American Trucking Assns.’ advanced seasonally adjusted For-Hire Truck Tonnage Index declined 0.9% in August, following a revised increase of 3.1% during July. In August, the index equaled 134.2 (2000=100), down from 135.3 in July. The all-time high of 135.8 was reached in January 2015.
Compared with August 2014, the SA index increased 2.1%, which was below the 4% gain in July. Year-to-date through August, compared with the same period last year, tonnage was up 3.3%.
The not seasonally adjusted index, which represents the change in tonnage actually hauled by the fleets before any seasonal adjustment, equaled 137.0 in August, which was 0.5% below the previous month (137.6).
“After such a robust July, it is not too surprising that tonnage took a breather in August,” said ATA chief economist Bob Costello. “The dip after a strong gain goes with the up and down pattern we’ve seen this year.”
Costello said a few factors hurt August’s reading, including soft housing starts and falling factory output.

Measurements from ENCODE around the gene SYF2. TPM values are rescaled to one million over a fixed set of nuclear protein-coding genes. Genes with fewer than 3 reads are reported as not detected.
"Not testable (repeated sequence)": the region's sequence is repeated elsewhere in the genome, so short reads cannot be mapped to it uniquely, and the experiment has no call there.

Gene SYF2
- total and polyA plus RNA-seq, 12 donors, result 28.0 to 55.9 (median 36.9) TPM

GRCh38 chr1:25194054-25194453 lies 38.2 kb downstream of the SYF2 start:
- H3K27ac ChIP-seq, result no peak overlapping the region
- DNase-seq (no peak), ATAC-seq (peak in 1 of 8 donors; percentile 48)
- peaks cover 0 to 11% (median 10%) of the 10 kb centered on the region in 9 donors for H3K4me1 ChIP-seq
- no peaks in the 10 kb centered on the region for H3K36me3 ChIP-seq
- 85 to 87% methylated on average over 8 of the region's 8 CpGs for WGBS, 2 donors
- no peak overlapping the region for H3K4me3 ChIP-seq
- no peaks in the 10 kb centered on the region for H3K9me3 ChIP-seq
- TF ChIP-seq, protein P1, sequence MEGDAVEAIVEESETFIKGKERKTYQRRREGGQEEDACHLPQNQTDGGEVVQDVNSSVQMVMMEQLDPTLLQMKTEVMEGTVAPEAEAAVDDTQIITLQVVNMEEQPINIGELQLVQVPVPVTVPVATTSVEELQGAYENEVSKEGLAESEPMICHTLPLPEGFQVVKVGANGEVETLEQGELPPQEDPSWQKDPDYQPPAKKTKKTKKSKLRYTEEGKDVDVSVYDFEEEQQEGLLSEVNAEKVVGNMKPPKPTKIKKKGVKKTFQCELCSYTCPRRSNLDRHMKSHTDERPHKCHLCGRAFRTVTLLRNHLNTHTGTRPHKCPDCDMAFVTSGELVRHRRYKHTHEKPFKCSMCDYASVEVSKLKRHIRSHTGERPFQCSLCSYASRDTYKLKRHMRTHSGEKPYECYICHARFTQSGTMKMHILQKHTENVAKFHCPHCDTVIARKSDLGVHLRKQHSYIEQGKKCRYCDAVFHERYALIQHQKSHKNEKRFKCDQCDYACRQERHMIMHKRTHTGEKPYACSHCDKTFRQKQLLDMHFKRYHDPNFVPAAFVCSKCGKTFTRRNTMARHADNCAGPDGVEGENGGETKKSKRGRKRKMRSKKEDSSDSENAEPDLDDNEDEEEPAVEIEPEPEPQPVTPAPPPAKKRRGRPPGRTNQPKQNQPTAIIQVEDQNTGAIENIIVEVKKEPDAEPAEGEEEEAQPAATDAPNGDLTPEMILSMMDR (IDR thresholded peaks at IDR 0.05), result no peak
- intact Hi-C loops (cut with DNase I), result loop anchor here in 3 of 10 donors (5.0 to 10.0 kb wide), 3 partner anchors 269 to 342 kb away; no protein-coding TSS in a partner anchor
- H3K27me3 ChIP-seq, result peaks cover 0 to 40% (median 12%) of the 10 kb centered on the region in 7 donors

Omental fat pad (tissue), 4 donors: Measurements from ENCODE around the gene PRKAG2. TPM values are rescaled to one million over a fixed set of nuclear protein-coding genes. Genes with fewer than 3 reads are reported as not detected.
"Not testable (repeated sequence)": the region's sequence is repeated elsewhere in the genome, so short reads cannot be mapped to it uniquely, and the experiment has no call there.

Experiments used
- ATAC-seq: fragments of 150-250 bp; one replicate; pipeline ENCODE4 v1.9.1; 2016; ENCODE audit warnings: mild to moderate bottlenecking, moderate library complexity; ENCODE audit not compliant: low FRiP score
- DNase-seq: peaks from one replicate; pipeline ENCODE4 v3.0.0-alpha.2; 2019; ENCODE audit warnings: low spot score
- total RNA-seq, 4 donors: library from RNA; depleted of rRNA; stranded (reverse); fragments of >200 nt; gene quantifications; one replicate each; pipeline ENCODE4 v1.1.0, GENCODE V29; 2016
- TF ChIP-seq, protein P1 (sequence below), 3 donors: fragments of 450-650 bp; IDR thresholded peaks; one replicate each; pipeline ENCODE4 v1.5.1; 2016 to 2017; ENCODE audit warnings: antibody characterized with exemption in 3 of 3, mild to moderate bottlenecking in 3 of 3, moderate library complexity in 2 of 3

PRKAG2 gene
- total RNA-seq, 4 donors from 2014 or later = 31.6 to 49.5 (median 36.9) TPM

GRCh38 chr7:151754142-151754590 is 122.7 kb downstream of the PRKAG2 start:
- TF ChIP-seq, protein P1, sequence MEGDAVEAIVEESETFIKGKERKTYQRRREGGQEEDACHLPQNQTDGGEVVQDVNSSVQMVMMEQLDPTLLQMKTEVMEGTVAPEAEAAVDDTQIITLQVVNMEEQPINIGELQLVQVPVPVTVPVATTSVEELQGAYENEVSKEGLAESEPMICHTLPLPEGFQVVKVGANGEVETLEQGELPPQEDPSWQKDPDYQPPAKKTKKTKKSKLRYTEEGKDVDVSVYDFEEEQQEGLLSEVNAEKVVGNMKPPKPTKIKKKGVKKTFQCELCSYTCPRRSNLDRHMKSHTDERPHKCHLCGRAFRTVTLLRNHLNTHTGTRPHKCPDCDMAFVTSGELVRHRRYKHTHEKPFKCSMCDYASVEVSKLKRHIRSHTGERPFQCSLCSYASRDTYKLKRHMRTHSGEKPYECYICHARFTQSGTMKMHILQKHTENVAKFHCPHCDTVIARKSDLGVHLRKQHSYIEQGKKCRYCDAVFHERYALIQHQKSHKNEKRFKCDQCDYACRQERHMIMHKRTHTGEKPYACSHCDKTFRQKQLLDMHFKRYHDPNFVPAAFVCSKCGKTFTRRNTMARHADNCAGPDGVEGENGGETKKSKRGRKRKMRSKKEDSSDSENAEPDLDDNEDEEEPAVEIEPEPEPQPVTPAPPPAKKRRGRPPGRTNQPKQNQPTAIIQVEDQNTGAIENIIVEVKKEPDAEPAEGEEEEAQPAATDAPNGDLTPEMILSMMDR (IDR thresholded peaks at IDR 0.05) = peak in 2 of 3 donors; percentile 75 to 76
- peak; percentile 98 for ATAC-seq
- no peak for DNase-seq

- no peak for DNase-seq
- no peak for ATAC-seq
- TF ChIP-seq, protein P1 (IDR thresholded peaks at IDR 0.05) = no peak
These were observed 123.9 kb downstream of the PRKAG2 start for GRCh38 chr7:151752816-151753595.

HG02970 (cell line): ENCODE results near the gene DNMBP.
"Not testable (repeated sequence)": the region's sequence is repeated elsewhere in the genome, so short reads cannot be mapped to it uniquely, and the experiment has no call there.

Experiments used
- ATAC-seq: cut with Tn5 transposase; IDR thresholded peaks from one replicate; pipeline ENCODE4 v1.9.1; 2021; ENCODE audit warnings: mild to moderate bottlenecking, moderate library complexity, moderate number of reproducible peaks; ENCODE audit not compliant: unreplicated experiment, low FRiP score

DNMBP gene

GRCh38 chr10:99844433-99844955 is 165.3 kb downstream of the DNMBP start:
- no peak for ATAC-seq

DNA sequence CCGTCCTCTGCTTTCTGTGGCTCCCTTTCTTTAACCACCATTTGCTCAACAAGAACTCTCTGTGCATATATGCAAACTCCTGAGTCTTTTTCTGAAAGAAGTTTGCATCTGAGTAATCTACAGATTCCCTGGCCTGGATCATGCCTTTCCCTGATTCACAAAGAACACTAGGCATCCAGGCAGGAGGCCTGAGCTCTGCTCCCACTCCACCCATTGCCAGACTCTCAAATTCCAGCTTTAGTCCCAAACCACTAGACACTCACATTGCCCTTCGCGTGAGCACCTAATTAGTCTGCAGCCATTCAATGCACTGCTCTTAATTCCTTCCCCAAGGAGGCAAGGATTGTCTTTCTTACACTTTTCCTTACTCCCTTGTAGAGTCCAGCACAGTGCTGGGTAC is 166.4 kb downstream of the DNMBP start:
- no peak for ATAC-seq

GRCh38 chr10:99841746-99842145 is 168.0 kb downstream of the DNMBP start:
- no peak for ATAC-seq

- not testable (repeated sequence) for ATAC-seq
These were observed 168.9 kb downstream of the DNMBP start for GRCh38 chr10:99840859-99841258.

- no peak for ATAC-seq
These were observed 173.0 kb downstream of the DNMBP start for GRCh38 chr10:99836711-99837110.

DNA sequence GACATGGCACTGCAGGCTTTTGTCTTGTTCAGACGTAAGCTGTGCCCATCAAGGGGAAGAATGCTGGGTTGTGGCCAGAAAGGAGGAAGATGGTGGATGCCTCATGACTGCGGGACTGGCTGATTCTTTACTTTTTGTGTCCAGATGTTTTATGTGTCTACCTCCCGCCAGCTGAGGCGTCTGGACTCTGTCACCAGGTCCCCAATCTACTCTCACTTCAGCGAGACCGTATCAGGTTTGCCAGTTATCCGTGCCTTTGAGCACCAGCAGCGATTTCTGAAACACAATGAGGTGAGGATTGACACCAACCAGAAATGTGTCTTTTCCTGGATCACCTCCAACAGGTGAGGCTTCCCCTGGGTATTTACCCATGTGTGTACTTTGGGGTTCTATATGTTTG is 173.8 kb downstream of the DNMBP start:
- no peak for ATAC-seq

“As I said last month, I remain concerned about the high level of inventories throughout the supply chain. This could have a negative impact on truck freight volumes over the next few months,” he said.
Trucking serves as a barometer of the U.S. economy, representing 68.8% of tonnage carried by all modes of domestic freight transportation, including manufactured and retail goods. Trucks hauled just under 10 billion tons of freight in 2014. Motor carriers collected $700.4 billion, or 80.3% of total revenue earned by all transport modes.
ATA said it calculates the tonnage index based on surveys from its membership and has been doing so since the 1970s. This is a preliminary figure and subject to change in the final report issued around the 10th day of the month. The report includes month-to-month and year-over-year results, relevant economic comparisons and key financial indicators.